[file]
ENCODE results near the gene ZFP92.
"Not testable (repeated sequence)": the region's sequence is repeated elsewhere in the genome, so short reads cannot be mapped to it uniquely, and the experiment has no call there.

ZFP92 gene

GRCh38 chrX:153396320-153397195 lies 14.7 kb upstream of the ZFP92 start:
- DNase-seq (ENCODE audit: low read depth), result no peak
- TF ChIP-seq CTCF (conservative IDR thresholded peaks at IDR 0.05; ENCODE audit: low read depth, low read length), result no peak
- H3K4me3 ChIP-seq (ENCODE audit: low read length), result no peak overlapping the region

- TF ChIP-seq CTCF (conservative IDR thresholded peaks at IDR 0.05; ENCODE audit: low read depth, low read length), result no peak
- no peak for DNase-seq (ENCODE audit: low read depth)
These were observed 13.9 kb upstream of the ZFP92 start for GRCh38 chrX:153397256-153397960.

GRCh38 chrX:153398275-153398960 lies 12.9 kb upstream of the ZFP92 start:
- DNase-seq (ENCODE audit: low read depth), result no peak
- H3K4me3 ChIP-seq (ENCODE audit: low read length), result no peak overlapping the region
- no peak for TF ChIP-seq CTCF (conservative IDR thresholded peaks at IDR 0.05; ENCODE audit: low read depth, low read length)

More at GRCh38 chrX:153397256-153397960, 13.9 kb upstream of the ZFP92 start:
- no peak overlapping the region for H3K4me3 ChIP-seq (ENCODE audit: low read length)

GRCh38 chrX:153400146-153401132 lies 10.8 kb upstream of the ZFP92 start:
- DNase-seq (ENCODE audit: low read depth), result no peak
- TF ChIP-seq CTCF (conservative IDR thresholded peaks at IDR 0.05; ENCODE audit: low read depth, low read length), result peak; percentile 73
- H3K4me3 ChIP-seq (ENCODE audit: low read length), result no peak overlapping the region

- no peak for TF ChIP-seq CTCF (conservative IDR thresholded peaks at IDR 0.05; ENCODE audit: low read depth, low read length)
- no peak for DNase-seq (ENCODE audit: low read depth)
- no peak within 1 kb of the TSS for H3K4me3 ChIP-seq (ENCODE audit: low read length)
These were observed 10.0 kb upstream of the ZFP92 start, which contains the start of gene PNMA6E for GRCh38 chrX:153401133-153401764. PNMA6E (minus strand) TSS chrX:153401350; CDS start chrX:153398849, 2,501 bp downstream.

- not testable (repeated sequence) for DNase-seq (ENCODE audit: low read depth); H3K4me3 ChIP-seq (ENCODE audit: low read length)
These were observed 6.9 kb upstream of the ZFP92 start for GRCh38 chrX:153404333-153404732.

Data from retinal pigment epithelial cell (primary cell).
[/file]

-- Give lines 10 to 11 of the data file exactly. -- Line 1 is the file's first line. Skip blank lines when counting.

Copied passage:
These were observed 13.9 kb upstream of the ZFP92 start for GRCh38 chrX:153397256-153397960.

GRCh38 chrX:153398275-153398960 lies 12.9 kb upstream of the ZFP92 start: